Higher rate tax relief on pension contributions creates a very tax-efficient savings vehicle. But pensions aren’t only way of making tax-efficient investments. There are a number of alternatives available to investors.
Here is the first of 3 of my favourites.
Enterprise Investment Scheme
The Enterprise Investment Scheme (EIS) was introduced in 1994 to support small companies which struggle to secure finance through traditional channels. Since then, annual investments made through the scheme have grown to more than £1.4bn. In 2014, some 2,600 companies used the scheme to access capital.The EIS provides a range of tax breaks to investors who buy new shares in smaller, higher-risk companies.
You might think that this all sounds quite wide-open in terms of qualification criteria.
Investing in an EIS gives tax haven status without the costs & complexity of moving money offshore.
And you’d probably be justified in thinking that, because there are very few restrictions on the type of company that you can invest in.
As always, the devil is in the detail but in headline terms the EIS-qualifying companies must:
- Not have raised more than £5 million in any 12 month period using any of the government’s investment schemes.
- Not be listed any recognised stock exchange at the time the shares are issued although it can list later without you losing the relief you have. Importantly, the Alternative Investment Market and the PLUS Markets (with the exception of PLUS-listed) are not recognised meaning that you can invest in companies listed on these exchanges and still benefit from the EIS tax breaks.
- Have gross assets of less than £15 immediately before the share issue.
- Have fewer than 250 FTE employees at share issue.
- Carry out an authorised trade.
Essentially, most small companies looking to attract capital investment would be suitable for the scheme.
The purpose of Enterprise Investment Schemes is to recognise that unquoted trading companies can often face considerable difficulties in realising relatively small amounts of share capital
Any shares which you are wanting to use as to claim tax relief must be full risk ordinary shares and must paid up in full, in cash, when they are issued. Failing to pay for your shares at the time of issue is likely to mean that you are not eligible to receive the relief available.
There are some restrictions on who can buy shares. You cannot, for example:
- Be linked to the company either by way of financial involvement or employment.
- Participate in any reciprocal investment arrangements whereby you and someone else would invest in each other’s companies.
- Dispose of your shares within 3 years of purchase without forfeiting any income tax relief you have received.
EIS: One of the few games left in town for anyone wanting to cut their tax bill. #EIS #TaxPlanning
Pros and Cons of the Enterprise Investment Scheme
- Upfront Income Tax relief is available at a flat rate of 30% for investments in an EIS, subject to a maximum investment of £1 million in such shares.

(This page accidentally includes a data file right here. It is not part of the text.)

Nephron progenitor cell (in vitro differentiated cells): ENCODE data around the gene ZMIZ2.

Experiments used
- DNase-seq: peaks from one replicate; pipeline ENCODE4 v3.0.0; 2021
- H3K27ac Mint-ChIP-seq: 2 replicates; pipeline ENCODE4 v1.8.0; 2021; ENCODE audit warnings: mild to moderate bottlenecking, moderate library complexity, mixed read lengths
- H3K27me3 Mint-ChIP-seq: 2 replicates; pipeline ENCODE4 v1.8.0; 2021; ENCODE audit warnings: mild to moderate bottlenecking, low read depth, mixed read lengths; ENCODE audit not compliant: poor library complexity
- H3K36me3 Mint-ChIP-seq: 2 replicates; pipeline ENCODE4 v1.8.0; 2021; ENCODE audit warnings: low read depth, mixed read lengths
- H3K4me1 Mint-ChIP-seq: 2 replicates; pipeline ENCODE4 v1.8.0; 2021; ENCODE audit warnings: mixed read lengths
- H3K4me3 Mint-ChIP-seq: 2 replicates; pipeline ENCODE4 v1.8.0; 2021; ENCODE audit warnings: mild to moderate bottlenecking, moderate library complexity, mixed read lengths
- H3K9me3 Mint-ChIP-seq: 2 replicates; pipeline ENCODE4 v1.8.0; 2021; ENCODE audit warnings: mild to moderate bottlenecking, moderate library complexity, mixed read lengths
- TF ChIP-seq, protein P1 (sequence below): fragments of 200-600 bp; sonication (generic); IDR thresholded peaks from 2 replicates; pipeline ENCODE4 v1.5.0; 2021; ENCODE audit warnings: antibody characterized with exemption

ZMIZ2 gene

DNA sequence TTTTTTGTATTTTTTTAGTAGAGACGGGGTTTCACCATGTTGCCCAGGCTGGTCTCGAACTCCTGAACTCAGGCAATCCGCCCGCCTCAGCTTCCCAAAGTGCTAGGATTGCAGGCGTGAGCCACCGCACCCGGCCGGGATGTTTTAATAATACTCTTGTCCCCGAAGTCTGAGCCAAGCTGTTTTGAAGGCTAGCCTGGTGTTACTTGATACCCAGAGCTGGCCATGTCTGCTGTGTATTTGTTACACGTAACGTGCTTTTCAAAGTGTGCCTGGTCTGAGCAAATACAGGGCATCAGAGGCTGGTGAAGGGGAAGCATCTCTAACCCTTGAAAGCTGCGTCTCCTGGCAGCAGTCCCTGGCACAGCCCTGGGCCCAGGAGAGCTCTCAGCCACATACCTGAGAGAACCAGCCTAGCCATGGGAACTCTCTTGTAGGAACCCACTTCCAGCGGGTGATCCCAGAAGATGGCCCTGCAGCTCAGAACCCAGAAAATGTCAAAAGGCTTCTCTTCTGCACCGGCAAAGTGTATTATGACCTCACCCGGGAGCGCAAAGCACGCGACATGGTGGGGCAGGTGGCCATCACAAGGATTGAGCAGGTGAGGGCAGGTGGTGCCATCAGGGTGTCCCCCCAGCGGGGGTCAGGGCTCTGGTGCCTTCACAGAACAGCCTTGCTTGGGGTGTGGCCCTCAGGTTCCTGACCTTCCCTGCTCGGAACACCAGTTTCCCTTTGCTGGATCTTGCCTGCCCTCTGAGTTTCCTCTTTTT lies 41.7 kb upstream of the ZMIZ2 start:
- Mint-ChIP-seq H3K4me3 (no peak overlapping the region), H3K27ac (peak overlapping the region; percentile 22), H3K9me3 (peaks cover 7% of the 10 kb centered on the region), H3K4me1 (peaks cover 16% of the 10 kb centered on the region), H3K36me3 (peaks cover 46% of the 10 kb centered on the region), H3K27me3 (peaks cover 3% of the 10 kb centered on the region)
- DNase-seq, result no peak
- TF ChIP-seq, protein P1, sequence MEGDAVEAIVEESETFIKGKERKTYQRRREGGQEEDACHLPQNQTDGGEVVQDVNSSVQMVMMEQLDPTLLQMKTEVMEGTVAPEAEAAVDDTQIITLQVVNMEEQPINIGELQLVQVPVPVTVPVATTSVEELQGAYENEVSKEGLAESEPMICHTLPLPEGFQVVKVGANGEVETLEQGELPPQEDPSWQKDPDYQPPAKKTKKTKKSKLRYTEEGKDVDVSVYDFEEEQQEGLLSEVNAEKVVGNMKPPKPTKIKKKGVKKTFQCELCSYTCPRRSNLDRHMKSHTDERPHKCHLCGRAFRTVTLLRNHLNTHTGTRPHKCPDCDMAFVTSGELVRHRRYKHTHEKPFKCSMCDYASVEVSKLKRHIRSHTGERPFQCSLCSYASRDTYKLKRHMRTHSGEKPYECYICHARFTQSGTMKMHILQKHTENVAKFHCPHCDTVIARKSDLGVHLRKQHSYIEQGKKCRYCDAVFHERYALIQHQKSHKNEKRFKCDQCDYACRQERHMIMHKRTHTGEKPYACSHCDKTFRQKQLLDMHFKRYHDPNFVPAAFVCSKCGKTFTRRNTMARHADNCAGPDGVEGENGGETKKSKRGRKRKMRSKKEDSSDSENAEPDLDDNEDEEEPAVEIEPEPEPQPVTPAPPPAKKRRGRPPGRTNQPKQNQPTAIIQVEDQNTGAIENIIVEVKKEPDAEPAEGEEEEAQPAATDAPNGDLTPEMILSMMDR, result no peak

- Capital Gain Tax exemption is provided where you have claimed income tax relief and dispose of the shares at least 3 years after the later of the date they were purchased or the date the company started trading in its authorised trade.
- Capital Gains Tax Deferral is available for anyone who invests their gains in an EIS within 3 years of a gain arising.
- Loss Relief allows you to set any net losses arising out of the sale of your shares against income in the year of, or year prior to disposal.
- It goes without saying that the scheme requires you to invest in small companies that present a relatively high investment risk.
- The 3 year qualification period means your money is likely to be tied up for a long time.
- If the company (operating outside of your control) breaks the scheme rules within 3 years of your investment, tax relief already provided to you will be withdrawn and you will have to pay any tax due.
No amount of tax 'sweetener' can turn a bad investment into a good one. #EIS #investmentrisk
Who should consider investing in an EIS?
If you have a relatively high appetite for risk the Enterprise Investment Scheme may be a good investment option.
[Note: If you’re wondering what your risk score is, take our free Attitude to Risk Survey. It will help you understand whether the EIS is a good fit in terms of risk profile]
EIS investors would typically be making an investment in the company anyway. They are the friends and family of budding entrepreneurs who often lend cash with little expectation of the money being repaid in full. The tax reliefs for “small-scale venture capital” provided through the EIS provide a strong sweetener for these investors.
As I said earlier when talking about the different companies that qualify for participation in an EIS, detailed scheme rules mean that you need to carefully consider investing in this type of scheme.
I advise any clients seriously thinking about whether an EIS might be right for them to contact me. I’d be happy to advise how this scheme would work in your personal circumstances.
I’ll shortly be adding an overview of the Seed Enterprise Investment Scheme to this post. If you take the Attitude to Risk Survey I’ll let you know when the update goes live.